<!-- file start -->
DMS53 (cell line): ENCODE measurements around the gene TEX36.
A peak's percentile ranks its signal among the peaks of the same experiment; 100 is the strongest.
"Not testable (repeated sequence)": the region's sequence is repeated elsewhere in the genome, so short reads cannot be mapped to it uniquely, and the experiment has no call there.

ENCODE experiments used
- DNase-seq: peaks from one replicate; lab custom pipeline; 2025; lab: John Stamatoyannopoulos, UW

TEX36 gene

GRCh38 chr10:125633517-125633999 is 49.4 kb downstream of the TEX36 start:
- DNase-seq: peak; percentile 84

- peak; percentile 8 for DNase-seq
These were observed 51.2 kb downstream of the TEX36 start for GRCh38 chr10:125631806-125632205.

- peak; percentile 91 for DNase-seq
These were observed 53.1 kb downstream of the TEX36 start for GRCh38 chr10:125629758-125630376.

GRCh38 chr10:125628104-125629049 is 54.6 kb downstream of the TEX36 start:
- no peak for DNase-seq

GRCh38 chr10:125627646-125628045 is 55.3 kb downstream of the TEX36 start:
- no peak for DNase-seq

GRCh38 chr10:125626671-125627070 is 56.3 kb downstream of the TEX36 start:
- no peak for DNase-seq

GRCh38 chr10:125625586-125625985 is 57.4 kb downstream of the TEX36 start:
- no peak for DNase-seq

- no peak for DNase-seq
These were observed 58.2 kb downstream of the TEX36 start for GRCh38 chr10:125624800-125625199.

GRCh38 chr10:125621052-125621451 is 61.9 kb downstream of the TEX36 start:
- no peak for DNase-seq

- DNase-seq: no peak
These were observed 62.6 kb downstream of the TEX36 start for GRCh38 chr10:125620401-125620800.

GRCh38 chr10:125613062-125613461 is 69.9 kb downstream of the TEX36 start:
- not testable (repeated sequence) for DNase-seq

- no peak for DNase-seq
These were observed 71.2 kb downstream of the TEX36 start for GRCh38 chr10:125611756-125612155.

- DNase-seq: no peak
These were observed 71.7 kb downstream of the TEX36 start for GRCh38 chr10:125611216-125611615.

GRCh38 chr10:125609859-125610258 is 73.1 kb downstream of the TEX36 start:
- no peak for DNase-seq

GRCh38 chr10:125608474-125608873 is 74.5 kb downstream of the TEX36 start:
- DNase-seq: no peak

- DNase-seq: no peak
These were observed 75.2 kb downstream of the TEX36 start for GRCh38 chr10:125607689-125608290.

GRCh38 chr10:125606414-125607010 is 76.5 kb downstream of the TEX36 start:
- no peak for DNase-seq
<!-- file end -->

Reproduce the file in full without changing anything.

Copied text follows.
DMS53 (cell line): ENCODE measurements around the gene TEX36.
A peak's percentile ranks its signal among the peaks of the same experiment; 100 is the strongest.
"Not testable (repeated sequence)": the region's sequence is repeated elsewhere in the genome, so short reads cannot be mapped to it uniquely, and the experiment has no call there.

ENCODE experiments used
- DNase-seq: peaks from one replicate; lab custom pipeline; 2025; lab: John Stamatoyannopoulos, UW

TEX36 gene

GRCh38 chr10:125633517-125633999 is 49.4 kb downstream of the TEX36 start:
- DNase-seq: peak; percentile 84

- peak; percentile 8 for DNase-seq
These were observed 51.2 kb downstream of the TEX36 start for GRCh38 chr10:125631806-125632205.

- peak; percentile 91 for DNase-seq
These were observed 53.1 kb downstream of the TEX36 start for GRCh38 chr10:125629758-125630376.

GRCh38 chr10:125628104-125629049 is 54.6 kb downstream of the TEX36 start:
- no peak for DNase-seq

GRCh38 chr10:125627646-125628045 is 55.3 kb downstream of the TEX36 start:
- no peak for DNase-seq

GRCh38 chr10:125626671-125627070 is 56.3 kb downstream of the TEX36 start:
- no peak for DNase-seq

GRCh38 chr10:125625586-125625985 is 57.4 kb downstream of the TEX36 start:
- no peak for DNase-seq

- no peak for DNase-seq
These were observed 58.2 kb downstream of the TEX36 start for GRCh38 chr10:125624800-125625199.

GRCh38 chr10:125621052-125621451 is 61.9 kb downstream of the TEX36 start:
- no peak for DNase-seq

- DNase-seq: no peak
These were observed 62.6 kb downstream of the TEX36 start for GRCh38 chr10:125620401-125620800.

GRCh38 chr10:125613062-125613461 is 69.9 kb downstream of the TEX36 start:
- not testable (repeated sequence) for DNase-seq

- no peak for DNase-seq
These were observed 71.2 kb downstream of the TEX36 start for GRCh38 chr10:125611756-125612155.

- DNase-seq: no peak
These were observed 71.7 kb downstream of the TEX36 start for GRCh38 chr10:125611216-125611615.

GRCh38 chr10:125609859-125610258 is 73.1 kb downstream of the TEX36 start:
- no peak for DNase-seq

GRCh38 chr10:125608474-125608873 is 74.5 kb downstream of the TEX36 start:
- DNase-seq: no peak

- DNase-seq: no peak
These were observed 75.2 kb downstream of the TEX36 start for GRCh38 chr10:125607689-125608290.

GRCh38 chr10:125606414-125607010 is 76.5 kb downstream of the TEX36 start:
- no peak for DNase-seq